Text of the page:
Carabinieri -- It sounds like you've got a very sensible attitude towards your work. You remind me of one of the many reasons why I decided not to pursue a place in the movie industry. (Setting aside lack of talent ...) It was that people in the industry take pride in how mad-dog rabidly you have to want it. You gotta make a big show of wanting it so badly you'll get anally raped daily, you'll eat shit for breakfast, lunch and dinner. (Lots and lots of shit/ass images get used in typical movieworld conversation.) I like movies fine, but I want to engage with no job in that kind of way. I love being able to leave my job behind me when I leave the office. I think I do a better job when the job itself enables me to do that . Jobs that don't allow me to do that turn my life into a nighmare, and that doesn't seem to help my performance. I like your idea of hobbying as timewasting too (and timewasting as hobbying). Maybe "diddling away at the computer and seeing where all the links take me" is my real hobby.

Posted by: Michael Blowhard on March 13, 2005 03:19 PM

By the way, how do y'all picture your arts interests? I mean, we're all pretty crazy about the arts. Hobbies? Not quite the right word?

Posted by: Michael Blowhard on March 13, 2005 04:00 PM

". . . Type A-wannabes -- people who really don't have the outgoing-leader character . . . ."

The Type A characteristics may occur more among leaders and wannabe leaders. I don't know. But the Type A characteristics really need have nothing to do with being a leader, good or otherwise:

". . . time urgency (or hurry sickness) and an easily-aroused irritability or anger. We [Meyer Friedman and Ray H. Rosenman] named this syndrome Type A behavior (TAB)."


People who wouldn't even think of trying to lead others can suffer from TAB.

Posted by: Dave Lull on March 13, 2005 04:59 PM

Actually, I haven't knit for...oh, about a year. Mostly I spend bits of free time fretting over the fact I'm wasting it unproductively, making mental lists of the things I could've done. If I just organise better, make that xtra effort, stop dragging my feet, concentrate &c, i.e. if I weren't me but me+.
So I'm with Paul N on that one, except I am mostly irritated about the fact. And thus, thanks to Dave Lull, I'm diagnosed with TAB now. Hurrah, they have a name for it!

As to the swing dancing @ 50: M, I hoped you - and others- will click on the link.

Posted by: Tatyana on March 13, 2005 06:37 PM

You raise interesting questions about hobbies and gender -- women I know garden, take cooking classes, do needlework of various kinds -- are those hobbies? They just seem so connected to the everyday life of women, that they feel like "activities." But then again, I'm of an age when most women are not skydiving or mountain climbing, so their activities tend to be quieter ones.

In my own family, my father (another salesman) most definitely had a "hobby", or maybe career as opposed to his 9 to 5 job -- he had been a child star in vaudeville and on radio in New York in the 30's, and in the 60's-80's he became a well-known figure in the Minneapolis theater scene. He would rush home from work, bolt his dinner, and go off to rehearsal for whatever play he was in -- we almost never saw him. My mother was a perpetual motion machine, always doing *something* with her hands -- sewing dolls, seasonal crafts, pottery, painting, sandcasting, Ukranian Easter eggs -- you name it, she did it -- and later had a fair amount of commercial success with a line of very kitschy little pewter sculptures (collectable stuff -- not very exciting). Was that her hobby? Not to us -- it was just what she *did,* along with keeping the house, sewing us clothes, and clipping recipes out of magazines.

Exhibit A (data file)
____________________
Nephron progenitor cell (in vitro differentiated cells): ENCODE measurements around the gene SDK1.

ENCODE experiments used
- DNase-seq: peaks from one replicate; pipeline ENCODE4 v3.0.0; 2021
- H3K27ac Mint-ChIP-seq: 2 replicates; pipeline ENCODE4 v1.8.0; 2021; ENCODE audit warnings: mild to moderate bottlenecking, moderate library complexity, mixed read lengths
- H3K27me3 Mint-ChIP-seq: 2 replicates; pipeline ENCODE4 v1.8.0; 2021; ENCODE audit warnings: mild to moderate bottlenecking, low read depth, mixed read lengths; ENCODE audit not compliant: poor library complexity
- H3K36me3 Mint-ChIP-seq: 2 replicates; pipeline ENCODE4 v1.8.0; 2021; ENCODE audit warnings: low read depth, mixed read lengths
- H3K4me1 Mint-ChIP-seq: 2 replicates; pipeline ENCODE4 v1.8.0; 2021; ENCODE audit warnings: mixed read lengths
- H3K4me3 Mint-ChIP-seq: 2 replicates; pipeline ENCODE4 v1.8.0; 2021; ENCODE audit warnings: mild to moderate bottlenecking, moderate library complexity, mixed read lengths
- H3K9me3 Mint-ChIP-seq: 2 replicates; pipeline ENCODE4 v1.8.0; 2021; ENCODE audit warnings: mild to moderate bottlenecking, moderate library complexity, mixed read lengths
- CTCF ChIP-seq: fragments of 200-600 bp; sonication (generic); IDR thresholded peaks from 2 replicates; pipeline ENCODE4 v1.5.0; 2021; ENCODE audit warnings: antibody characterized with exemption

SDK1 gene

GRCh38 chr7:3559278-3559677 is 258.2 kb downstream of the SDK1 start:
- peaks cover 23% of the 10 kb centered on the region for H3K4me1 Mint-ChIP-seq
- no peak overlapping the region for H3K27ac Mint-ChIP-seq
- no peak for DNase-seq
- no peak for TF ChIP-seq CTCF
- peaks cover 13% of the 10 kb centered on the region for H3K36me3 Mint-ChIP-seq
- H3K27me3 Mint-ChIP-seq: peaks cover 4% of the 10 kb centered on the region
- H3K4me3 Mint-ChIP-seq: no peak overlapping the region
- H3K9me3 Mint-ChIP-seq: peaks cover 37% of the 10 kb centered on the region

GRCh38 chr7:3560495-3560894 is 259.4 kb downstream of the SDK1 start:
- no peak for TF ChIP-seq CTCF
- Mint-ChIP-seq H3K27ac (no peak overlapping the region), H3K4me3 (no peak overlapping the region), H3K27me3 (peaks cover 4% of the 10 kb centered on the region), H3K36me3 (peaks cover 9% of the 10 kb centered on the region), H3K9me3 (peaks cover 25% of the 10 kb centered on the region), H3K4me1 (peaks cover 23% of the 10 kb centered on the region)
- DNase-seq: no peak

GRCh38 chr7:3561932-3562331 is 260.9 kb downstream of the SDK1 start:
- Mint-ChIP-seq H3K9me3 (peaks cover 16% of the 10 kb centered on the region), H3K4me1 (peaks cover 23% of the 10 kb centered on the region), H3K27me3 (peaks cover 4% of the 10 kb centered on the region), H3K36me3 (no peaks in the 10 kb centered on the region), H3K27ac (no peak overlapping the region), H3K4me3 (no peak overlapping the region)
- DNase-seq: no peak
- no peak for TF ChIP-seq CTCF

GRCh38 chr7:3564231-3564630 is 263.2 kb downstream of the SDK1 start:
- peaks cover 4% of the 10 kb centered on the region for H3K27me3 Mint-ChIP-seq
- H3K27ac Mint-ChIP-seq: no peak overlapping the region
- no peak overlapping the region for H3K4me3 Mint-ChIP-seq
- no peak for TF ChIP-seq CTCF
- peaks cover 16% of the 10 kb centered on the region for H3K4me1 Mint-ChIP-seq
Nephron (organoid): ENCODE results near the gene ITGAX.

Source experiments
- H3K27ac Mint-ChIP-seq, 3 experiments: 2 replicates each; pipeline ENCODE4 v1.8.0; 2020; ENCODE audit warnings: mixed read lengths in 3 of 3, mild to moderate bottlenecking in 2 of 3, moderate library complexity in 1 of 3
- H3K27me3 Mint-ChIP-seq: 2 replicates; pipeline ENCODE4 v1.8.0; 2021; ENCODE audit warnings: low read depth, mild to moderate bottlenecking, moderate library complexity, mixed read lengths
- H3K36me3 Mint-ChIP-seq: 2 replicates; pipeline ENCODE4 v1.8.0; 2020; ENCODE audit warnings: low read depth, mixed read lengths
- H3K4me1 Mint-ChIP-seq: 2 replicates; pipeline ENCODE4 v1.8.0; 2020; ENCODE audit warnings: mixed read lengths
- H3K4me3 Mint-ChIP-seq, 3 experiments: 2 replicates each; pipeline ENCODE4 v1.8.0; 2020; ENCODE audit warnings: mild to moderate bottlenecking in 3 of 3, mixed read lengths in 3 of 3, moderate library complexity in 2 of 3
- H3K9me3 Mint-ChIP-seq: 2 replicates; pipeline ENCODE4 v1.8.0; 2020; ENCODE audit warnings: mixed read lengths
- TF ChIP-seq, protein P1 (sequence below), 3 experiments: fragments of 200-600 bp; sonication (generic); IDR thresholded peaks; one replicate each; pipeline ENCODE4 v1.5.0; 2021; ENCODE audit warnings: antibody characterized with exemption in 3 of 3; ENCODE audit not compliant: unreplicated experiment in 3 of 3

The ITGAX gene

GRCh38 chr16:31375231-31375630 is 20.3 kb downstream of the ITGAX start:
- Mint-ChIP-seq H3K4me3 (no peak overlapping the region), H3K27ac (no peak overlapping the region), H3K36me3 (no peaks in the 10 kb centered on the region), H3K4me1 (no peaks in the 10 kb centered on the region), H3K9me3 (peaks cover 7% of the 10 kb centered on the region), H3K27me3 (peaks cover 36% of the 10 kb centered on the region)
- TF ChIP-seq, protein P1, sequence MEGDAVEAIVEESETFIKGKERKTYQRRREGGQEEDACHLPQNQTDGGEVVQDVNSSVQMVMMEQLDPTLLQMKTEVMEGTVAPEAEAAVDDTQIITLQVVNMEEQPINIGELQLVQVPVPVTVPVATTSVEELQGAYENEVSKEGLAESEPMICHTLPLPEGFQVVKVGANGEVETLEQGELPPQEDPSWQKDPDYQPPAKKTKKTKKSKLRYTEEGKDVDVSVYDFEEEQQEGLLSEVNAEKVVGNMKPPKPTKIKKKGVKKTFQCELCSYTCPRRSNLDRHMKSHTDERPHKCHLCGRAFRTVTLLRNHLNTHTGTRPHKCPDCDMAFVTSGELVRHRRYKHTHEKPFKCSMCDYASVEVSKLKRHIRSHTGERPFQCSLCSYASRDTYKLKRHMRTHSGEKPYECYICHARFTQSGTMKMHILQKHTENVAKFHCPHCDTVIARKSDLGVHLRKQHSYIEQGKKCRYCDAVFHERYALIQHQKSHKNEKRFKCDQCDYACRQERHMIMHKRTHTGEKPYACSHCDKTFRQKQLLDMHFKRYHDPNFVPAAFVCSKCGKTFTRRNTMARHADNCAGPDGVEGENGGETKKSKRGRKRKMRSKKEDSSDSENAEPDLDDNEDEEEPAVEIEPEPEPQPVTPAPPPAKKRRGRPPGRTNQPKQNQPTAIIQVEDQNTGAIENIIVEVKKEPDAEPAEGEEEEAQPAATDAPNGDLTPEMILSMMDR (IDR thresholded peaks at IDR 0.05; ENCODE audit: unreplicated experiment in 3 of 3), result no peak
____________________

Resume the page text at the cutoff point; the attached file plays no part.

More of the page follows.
I have a career that I'm very devoted to, one that gives me enormous satisfaction. But the day I won a Hungarian auction for a rare Egon Schiele poster stamp (the only one he ever made), it was a different kind of thrill! There's something very satisfying about collecting. I do have to admit that it's a pretty masculine pastime -- last year I went to a stamp convention in St. Louis where the Poster Stamp Society was meeting, and it was basically me and the guys. The only other woman was a dealer's wife.

Posted by: missgrundy on March 13, 2005 07:34 PM

I liked that post so much. My father, an academic, discovered a hobby when they retired to the country -- gardening. How he loved it. And I too came to gardening at 60, having had no interest in it before.
On whistling: I'll bet I'm about the oldest person commenting here. When I was a kid we had a wonderful "victrola record" called "The Whistler & His Dog". Has anyone else ever heard of it?

Posted by: Susan on March 13, 2005 08:23 PM

Dave -- Thanks for clearing up my confusion about TAB, and thanks for the link too. Fascinating. I like the term "hurry sickness" a lot. But I think I liked this passage best:

A final almost intractable barrier to the widespread acceptance of TAB as a major risk factor is the fact that almost all cardiologists suffer severely from TAB.

Tatyana -- Apologies. I was so taken by the idea of swing dance at 50 that I didn't read the posting you linked to, which I did just now. It's very touching. Not only that, it leaves you wanting to know more, which my overlong posting certainly doesn't.